Music copyright has always been a contentious issue in the new music economy. With the advent of MP3s and Napster the whole industry was turned on it’s head as people scrounged to figure out a way to keep their millions. It was mostly record labels and huge superstars that saw a problem with it.
Music became ubiquitous – it was EVERYWHERE. But there’s no doubt that artists need to be paid fairly for their intellectual property and hard work. But even today, 15+ years after the explosion of Napster and MP3s, there is no solid ground for artists, fans and creative people around the world.
That was very evident this week in the news.
Remember the YouTube dancing baby? Me either.
But in February 2007 the video of a baby dancing to a Prince song went viral:
Here’s the breakdown of what happened:
Stephanie Lenz, a mother in Gallitzin, Pa., went on YouTube and uploaded a 29-second video of her toddler dancing while Prince’s song “Let’s Go Crazy” played in the background.
Prince’s publishers objected, Ms. Lenz filed a lawsuit, and for more than eight years the case has been symbolic of the clashes over copyright online.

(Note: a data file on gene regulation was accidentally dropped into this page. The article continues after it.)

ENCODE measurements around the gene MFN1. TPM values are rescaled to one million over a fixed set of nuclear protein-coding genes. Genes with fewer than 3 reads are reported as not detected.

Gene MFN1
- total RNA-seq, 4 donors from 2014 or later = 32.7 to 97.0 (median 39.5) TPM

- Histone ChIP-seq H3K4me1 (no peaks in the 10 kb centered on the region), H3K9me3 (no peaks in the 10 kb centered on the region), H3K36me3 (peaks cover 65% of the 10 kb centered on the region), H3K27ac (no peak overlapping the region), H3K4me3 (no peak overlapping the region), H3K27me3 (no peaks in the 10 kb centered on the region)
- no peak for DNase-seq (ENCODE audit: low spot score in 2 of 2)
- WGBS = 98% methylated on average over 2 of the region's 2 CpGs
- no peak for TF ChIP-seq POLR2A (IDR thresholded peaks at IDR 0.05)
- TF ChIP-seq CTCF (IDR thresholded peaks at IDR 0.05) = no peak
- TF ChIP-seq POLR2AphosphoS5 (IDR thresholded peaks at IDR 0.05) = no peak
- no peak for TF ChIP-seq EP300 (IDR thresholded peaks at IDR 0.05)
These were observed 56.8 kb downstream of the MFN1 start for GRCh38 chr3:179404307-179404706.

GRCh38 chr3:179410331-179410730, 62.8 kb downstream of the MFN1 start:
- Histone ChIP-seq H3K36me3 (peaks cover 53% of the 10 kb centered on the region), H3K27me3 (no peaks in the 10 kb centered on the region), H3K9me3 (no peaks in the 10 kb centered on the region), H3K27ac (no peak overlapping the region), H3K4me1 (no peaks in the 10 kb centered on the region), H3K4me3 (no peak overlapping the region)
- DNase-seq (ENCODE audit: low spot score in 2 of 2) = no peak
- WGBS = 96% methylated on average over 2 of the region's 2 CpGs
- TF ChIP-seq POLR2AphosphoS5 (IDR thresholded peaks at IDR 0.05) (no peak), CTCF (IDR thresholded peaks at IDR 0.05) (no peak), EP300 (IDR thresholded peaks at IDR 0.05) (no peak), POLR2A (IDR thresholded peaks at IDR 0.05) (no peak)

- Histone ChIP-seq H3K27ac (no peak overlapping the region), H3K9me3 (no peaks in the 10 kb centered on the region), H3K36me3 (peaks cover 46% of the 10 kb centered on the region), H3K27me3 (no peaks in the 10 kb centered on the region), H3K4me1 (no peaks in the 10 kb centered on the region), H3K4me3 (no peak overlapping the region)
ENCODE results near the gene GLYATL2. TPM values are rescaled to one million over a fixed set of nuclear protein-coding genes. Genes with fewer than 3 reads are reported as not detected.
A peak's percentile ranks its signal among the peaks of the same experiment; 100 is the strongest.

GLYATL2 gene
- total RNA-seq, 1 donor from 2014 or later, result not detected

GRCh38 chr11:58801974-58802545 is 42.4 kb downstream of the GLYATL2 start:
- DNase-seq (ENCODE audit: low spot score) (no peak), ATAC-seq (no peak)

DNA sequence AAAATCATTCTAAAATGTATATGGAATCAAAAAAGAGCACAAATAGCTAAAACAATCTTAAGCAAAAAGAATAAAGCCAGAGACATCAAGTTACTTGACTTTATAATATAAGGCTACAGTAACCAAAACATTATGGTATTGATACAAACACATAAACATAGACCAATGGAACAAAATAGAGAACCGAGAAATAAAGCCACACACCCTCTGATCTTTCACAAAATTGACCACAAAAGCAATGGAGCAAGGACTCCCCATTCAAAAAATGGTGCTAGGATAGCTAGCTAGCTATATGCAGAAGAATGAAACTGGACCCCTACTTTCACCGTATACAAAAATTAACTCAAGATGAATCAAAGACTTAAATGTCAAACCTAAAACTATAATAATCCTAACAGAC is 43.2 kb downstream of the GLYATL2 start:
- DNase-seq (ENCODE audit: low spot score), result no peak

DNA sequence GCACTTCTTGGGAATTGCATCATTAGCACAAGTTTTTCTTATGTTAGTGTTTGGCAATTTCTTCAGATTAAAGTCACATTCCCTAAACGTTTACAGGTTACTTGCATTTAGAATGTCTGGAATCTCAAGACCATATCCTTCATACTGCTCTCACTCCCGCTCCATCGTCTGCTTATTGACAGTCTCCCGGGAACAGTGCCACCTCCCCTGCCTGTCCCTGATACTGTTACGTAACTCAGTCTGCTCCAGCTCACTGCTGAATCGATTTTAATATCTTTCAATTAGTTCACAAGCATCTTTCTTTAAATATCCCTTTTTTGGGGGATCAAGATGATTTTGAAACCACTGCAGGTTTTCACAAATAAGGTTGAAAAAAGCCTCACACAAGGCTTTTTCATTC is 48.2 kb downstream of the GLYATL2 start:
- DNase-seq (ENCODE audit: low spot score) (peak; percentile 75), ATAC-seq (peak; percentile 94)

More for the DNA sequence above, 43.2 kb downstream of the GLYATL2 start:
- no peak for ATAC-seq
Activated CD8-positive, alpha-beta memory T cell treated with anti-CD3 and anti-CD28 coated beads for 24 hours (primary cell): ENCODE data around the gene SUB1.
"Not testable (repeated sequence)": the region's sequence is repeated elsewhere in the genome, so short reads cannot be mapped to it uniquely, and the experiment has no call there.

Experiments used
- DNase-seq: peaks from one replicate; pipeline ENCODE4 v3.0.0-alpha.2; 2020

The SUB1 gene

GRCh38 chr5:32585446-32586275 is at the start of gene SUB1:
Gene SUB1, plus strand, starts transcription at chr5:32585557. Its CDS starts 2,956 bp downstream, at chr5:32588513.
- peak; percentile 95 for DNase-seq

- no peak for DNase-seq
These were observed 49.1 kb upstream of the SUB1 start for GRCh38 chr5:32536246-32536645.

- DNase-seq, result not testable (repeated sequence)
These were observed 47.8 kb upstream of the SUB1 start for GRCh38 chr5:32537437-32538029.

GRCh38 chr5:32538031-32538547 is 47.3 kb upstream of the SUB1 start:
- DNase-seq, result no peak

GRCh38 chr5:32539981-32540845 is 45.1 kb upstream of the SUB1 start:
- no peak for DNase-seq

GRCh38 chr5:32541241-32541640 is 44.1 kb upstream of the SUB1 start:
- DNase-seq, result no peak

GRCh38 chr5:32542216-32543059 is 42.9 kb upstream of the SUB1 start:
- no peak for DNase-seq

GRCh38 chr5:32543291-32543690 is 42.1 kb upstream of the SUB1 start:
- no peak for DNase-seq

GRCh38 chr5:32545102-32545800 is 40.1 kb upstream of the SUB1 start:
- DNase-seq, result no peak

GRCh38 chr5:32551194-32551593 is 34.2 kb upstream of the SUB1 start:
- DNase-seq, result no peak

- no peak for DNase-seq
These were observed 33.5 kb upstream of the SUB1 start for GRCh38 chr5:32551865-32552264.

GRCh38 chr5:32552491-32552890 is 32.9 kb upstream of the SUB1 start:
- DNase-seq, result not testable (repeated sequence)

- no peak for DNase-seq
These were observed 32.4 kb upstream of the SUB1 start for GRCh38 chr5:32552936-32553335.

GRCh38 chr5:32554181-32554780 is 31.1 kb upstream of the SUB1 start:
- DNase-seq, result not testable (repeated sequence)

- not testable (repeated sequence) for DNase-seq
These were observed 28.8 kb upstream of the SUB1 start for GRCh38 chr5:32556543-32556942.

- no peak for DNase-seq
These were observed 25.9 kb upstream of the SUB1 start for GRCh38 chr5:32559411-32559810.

Well I guess finally the courts allowed the case to go to trial because the use of the song could be considered “Fair Use,” which means a license is not needed for the use of the song in a separate creation.
So copyright holders of creative intellectual property must now consider “Fair Use” before asking YouTube to remove a video because their content is included in it.
But that’s not all…
In Europe, New Zealand is having trouble enforcing it’s tougher copyright laws. They instituted a 3-strike anti-piracy law targeting consumers who illegally download music, movies and other IP from the internet.
But it seems like it’s getting WAY too expensive to send out the notices informing consumers of the copyright infringement and to follow-through with the cases.
So expensive, in fact, that this year only one file-sharer was actually punished. Read more here.
So there still no pot of gold at the end of the rainbow for artists, labels, publishers and other copyright holders. But something’s gotta give. And I have a feeling it will be the copyright holders.
You can’t fight technology and you definitely can’t fight the future.